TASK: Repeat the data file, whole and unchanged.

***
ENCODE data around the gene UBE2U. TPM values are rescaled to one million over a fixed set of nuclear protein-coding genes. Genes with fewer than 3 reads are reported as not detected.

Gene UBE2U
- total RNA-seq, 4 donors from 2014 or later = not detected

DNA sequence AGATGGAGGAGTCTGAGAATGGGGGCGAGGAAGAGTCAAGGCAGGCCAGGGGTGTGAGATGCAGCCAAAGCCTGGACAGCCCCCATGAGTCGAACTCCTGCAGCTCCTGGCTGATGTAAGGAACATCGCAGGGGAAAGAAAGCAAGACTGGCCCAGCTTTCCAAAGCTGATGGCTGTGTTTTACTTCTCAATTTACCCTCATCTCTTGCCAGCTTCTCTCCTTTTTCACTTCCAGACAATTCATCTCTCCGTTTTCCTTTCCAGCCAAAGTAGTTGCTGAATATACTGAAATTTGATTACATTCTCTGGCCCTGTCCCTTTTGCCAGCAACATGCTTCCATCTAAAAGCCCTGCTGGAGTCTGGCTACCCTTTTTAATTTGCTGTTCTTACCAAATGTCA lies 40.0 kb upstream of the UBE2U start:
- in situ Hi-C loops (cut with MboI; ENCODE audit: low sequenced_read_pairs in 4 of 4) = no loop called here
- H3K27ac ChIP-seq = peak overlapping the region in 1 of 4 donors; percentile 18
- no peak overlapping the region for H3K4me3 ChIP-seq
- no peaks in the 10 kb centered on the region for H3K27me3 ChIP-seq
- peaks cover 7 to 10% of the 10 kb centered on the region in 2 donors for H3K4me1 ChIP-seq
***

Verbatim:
ENCODE data around the gene UBE2U. TPM values are rescaled to one million over a fixed set of nuclear protein-coding genes. Genes with fewer than 3 reads are reported as not detected.

Gene UBE2U
- total RNA-seq, 4 donors from 2014 or later = not detected

DNA sequence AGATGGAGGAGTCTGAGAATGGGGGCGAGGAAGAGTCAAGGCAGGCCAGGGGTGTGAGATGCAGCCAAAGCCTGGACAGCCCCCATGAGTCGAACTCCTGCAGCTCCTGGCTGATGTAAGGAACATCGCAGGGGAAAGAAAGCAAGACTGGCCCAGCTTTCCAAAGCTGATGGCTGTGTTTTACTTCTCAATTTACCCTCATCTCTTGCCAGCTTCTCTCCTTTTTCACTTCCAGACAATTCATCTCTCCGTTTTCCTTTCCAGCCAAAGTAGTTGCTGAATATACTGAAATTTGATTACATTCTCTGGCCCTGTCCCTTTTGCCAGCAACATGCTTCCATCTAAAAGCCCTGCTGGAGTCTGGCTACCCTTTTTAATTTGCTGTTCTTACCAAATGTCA lies 40.0 kb upstream of the UBE2U start:
- in situ Hi-C loops (cut with MboI; ENCODE audit: low sequenced_read_pairs in 4 of 4) = no loop called here
- H3K27ac ChIP-seq = peak overlapping the region in 1 of 4 donors; percentile 18
- no peak overlapping the region for H3K4me3 ChIP-seq
- no peaks in the 10 kb centered on the region for H3K27me3 ChIP-seq
- peaks cover 7 to 10% of the 10 kb centered on the region in 2 donors for H3K4me1 ChIP-seq